Campus Politics: Moving across the Left-Right spectrum of Universities in Delhi
Student bodies play a critical role not only in the lives of the students but also have a great deal of influence on the larger political discourse in the country.
Student politics in India continues to influence political discourse in the country and has played a key role in mobilizing youth on socio-political issues. Most of these student bodies are affiliated with political parties and their elections are heavily funded by the political patrons. This has often pushed campus politics to the centre stage of the political scenario of a state and the country.
Campus politics has often merged into and given rise to protests and movements of mass scale in India since before independence. The first documented student protest dates back to 1905 when students of Eden College, Calcutta burned down then viceroy Lord Curzon’s effigy to protest the partition of Bengal. The last couple of years have witnessed a fresh spate of student protests and strikes across universities in India. The issues raised during these strikes and protests have ranged from fee hikes in colleges and hostels to protests against the Citizenship Amendment Act, 2013. In most cases, student protests are led by student bodies & unions elected directly or indirectly by the students.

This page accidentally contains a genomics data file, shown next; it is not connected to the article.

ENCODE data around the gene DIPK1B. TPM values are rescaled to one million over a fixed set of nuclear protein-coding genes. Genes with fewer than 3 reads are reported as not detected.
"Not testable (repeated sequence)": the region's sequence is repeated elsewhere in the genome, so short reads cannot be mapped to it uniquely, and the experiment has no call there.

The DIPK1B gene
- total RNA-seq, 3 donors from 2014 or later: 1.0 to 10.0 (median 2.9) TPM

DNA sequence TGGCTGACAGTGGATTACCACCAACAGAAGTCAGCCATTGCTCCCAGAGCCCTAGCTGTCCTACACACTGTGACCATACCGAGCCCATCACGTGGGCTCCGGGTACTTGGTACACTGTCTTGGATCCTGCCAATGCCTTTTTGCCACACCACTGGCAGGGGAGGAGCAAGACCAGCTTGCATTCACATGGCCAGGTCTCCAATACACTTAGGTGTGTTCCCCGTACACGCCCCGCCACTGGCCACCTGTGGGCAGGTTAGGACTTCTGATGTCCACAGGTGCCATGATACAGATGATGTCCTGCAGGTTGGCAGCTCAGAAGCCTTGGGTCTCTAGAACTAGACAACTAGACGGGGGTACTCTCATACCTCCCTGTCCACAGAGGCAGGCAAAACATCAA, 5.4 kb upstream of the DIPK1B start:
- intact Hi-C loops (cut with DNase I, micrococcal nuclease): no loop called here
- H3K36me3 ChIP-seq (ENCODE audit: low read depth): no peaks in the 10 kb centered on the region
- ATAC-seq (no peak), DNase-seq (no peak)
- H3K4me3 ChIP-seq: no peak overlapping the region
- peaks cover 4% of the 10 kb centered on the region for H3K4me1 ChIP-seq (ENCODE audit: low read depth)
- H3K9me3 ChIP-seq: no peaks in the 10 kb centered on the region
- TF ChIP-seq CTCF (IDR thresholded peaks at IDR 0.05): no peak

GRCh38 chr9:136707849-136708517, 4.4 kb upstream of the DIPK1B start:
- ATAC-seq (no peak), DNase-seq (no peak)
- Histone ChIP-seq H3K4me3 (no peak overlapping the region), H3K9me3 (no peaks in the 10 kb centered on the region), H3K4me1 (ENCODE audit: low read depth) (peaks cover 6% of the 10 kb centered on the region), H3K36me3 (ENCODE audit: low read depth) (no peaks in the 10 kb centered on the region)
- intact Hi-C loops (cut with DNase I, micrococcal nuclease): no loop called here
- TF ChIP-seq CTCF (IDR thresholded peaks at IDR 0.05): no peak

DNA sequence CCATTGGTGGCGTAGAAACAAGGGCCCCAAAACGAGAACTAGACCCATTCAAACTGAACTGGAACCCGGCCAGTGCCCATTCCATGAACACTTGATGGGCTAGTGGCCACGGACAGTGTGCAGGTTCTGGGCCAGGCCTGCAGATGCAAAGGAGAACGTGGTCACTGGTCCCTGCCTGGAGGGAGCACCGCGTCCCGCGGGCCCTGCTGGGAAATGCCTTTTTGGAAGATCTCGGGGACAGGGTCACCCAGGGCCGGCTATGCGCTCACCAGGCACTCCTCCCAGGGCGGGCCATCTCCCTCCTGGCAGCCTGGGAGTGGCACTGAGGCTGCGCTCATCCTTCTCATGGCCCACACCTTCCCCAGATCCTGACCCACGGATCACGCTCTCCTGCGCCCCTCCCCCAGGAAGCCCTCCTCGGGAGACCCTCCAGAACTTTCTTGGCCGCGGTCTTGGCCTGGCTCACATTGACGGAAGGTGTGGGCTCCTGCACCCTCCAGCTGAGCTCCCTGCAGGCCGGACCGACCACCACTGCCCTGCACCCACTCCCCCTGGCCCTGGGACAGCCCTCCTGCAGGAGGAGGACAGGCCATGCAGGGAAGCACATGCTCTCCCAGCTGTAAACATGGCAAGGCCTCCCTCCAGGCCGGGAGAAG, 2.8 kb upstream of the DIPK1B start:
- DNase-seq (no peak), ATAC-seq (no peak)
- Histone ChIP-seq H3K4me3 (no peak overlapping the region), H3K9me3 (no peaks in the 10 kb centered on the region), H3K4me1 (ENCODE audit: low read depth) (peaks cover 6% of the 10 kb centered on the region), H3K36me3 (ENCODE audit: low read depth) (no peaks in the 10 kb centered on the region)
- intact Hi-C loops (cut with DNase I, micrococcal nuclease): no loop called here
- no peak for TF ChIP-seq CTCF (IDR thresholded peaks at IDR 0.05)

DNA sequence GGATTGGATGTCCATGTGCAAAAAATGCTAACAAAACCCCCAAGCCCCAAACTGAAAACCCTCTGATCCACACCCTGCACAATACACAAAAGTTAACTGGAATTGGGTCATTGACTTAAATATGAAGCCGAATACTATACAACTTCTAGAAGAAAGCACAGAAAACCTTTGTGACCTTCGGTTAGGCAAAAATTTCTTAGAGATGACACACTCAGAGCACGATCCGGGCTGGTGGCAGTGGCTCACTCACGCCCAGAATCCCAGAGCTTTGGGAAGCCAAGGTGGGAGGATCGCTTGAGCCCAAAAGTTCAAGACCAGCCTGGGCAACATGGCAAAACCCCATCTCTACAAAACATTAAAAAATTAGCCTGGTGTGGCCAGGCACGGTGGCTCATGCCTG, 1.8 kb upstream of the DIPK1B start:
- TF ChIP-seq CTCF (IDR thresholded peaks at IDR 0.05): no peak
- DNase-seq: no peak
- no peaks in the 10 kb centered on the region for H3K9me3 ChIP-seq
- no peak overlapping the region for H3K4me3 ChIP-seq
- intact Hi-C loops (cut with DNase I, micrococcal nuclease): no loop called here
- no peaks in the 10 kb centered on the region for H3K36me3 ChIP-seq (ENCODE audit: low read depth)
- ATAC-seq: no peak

The role these student bodies play not only in the lives of the students but also in influencing the larger political discourse highlights the need to take a closer look at their nature and role on the campuses. In our “Campus Politics’’ series, we seek to explore the major student bodies and organizations across the country and talk about their importance, relevance, and the issues surrounding student involvement in politics.
Are all student organizations affiliated with political parties?